Durban - With less than half the country’s adult population vaccinated, the National Institute of Communicable Diseases (NICD) is urging people to roll up their sleeves and get inoculated against Covid-19.
According to the National Department of Health 41% of adults in South Africa have received at least one dose of a Covid-19 vaccine, with 35% fully vaccinated.
“It is difficult to predict the magnitude and timing of a potential Covid-19 resurgence, however, we implore the unvaccinated to get the Covid-19 vaccine, especially the elderly and those with comorbidities,” said Head of the Division of Public Health Surveillance and Response, Dr Michelle Groome.
She said vaccination and prior infection provide good protection against developing severe disease, and while there might be an increase in future case numbers, the number of hospitalisations and deaths are expected to be less severe in comparison to previous resurgences.
According to reports, SA is set to be hit by the fourth wave in the coming weeks.
Earlier in the week, the NICD reported that it has observed an increase in the seven-day moving average of new Covid cases.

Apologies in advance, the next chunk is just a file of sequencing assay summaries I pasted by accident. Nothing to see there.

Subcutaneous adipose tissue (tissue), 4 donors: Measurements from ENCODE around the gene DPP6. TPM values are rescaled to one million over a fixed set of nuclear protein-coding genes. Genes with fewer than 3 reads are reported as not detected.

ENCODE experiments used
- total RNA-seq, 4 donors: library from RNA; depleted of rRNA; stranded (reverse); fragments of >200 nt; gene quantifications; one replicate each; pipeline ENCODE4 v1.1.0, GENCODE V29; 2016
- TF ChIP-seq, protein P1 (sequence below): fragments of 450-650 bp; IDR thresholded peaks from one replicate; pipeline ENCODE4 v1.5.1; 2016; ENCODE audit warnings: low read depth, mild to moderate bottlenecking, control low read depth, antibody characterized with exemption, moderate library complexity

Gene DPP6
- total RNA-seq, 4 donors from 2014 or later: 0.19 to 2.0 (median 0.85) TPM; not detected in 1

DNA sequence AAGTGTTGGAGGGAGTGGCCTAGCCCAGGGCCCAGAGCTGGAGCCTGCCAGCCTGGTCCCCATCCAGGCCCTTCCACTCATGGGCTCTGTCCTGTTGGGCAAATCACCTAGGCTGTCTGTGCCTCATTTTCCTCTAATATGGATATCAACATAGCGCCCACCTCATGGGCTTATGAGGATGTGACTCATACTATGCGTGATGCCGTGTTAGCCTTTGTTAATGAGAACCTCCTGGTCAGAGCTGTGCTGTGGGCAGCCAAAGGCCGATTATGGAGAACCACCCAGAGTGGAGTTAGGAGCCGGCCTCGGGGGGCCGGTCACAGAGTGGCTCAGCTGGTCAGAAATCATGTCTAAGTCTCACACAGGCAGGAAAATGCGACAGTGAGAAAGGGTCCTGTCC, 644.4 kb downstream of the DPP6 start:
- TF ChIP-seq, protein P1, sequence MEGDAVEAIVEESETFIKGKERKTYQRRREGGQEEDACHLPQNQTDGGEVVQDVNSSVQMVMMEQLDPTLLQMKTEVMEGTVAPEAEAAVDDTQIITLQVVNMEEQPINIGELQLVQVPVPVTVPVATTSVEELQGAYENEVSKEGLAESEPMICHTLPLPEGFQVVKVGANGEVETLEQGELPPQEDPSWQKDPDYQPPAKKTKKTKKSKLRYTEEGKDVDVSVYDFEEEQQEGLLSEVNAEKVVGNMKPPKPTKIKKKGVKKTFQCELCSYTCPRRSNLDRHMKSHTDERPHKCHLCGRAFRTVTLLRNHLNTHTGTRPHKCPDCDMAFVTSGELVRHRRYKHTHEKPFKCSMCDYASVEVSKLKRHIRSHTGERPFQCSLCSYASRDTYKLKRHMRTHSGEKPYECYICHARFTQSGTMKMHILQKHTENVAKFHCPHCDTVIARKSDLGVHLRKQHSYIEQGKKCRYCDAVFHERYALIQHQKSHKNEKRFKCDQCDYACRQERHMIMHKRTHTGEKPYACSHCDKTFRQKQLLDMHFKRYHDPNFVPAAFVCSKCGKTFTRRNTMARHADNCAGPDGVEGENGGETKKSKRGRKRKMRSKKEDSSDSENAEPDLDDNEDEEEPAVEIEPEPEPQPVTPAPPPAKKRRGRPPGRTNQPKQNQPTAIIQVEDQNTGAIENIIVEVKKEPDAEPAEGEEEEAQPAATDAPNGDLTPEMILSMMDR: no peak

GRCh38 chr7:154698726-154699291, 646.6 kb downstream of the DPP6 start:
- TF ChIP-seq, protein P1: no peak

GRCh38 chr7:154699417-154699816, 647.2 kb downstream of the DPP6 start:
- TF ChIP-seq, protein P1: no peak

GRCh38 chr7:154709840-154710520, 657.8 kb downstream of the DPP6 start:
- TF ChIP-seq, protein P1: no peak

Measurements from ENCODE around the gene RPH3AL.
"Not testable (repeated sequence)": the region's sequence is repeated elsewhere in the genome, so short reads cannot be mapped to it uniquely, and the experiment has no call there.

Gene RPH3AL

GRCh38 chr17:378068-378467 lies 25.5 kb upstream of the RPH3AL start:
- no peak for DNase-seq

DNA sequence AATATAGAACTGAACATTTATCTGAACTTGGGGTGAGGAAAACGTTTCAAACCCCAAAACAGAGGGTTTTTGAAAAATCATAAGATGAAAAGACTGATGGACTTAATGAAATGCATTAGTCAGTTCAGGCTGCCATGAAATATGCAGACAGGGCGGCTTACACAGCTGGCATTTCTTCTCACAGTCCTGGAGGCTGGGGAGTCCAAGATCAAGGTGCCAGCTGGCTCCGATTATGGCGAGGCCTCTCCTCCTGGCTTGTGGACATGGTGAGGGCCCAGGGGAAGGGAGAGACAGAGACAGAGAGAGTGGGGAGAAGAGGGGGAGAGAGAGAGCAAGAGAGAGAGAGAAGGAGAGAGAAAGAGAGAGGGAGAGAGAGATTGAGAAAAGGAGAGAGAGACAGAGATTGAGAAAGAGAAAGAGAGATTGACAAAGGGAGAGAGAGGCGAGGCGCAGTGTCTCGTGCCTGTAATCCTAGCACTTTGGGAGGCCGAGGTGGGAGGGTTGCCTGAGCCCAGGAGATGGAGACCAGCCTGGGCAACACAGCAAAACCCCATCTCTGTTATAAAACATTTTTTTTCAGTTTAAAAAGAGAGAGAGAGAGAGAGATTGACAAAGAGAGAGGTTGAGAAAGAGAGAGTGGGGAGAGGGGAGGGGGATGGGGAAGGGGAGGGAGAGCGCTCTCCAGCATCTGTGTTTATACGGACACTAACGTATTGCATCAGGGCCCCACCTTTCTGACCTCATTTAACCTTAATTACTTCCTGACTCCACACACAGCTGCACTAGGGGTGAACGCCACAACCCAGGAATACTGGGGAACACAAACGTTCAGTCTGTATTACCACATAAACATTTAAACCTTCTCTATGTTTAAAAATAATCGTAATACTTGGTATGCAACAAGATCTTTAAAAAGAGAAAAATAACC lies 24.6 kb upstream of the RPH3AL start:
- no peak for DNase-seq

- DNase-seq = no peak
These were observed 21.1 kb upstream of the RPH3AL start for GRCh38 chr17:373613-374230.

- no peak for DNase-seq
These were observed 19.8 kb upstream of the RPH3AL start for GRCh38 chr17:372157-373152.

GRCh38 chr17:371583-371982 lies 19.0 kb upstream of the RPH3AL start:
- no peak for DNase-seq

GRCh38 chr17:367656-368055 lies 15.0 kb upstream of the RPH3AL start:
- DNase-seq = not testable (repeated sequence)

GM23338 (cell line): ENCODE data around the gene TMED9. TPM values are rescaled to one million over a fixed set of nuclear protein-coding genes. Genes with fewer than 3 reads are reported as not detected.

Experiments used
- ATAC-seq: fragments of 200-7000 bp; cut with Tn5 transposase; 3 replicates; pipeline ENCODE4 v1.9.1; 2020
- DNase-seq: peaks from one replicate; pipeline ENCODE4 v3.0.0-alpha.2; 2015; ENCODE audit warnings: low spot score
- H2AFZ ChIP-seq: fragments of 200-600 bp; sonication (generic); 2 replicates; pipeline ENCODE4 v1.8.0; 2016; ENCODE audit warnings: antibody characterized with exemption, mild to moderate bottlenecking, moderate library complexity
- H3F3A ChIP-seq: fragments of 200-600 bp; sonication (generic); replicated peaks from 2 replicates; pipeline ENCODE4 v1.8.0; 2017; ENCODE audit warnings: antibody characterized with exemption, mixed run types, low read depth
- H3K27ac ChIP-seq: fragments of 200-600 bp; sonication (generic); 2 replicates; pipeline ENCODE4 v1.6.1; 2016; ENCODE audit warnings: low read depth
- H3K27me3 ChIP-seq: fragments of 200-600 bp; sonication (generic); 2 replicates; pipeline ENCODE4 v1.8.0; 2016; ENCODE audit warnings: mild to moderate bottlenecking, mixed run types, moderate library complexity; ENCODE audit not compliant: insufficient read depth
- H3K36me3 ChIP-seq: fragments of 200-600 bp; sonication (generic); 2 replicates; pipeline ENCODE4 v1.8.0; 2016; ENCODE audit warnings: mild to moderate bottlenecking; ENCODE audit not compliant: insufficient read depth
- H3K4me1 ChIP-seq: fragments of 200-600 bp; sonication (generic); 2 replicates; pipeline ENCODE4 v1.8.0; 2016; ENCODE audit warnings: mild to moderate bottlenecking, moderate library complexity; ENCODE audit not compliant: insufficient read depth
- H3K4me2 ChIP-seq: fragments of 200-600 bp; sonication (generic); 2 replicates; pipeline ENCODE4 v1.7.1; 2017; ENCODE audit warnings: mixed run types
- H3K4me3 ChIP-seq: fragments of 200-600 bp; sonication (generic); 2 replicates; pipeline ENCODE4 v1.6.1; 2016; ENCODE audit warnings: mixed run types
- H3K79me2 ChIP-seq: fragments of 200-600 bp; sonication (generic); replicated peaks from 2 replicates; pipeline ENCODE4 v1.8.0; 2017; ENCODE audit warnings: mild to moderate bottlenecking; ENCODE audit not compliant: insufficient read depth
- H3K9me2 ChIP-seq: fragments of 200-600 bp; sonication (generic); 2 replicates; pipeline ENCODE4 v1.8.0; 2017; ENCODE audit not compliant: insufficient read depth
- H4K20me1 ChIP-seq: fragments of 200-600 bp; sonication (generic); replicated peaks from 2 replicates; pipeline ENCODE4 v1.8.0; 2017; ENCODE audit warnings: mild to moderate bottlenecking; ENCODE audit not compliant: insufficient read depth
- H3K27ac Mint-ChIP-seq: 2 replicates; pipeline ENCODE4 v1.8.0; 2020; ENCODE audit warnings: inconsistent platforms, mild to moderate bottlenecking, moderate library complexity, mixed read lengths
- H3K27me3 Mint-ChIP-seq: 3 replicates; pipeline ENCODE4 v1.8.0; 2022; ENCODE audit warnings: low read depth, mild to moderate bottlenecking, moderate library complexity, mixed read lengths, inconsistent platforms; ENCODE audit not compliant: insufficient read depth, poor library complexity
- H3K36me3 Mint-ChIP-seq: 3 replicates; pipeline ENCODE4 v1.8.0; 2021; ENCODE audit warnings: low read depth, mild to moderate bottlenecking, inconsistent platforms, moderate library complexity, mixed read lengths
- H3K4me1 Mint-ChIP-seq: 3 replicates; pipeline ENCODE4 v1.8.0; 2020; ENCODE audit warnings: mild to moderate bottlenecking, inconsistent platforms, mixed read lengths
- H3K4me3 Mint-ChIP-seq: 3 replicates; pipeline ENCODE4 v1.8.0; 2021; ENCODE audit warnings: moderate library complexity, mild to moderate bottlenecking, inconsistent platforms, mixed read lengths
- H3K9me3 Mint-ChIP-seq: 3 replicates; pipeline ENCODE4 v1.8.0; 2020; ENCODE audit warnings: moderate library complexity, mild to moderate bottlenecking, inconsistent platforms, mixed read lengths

“The percentage testing positive in Gauteng, particularly in Tshwane among 10 – 29-year-olds over the past week. Additionally, the NICD has recently identified a cluster amongst the 20 – 44 age group at an institute of higher education in Tshwane,” said NICD acting executive director, Professor Adrian Puren.
Meanwhile, more than 30 000 healthcare workers in Gauteng have yet to be vaccinated. According to the Gauteng Department of Health, only 64% of healthcare workers are fully vaccinated.
Furthermore, since the start of the pandemic, 16 236 health workers have been infected with Covid-19, of whom 1 908 had to be admitted to hospital and 111 died. The bombshell was revealed in a Gauteng Health Department presentation at a meeting of the Gauteng Legislature’s health committee.
“As we head towards a likely fourth wave of infection, more needs to be done to dispel vaccine misinformation in Gauteng, both among health workers and the general public,” said DA spokesperson on Health, Jack Bloom.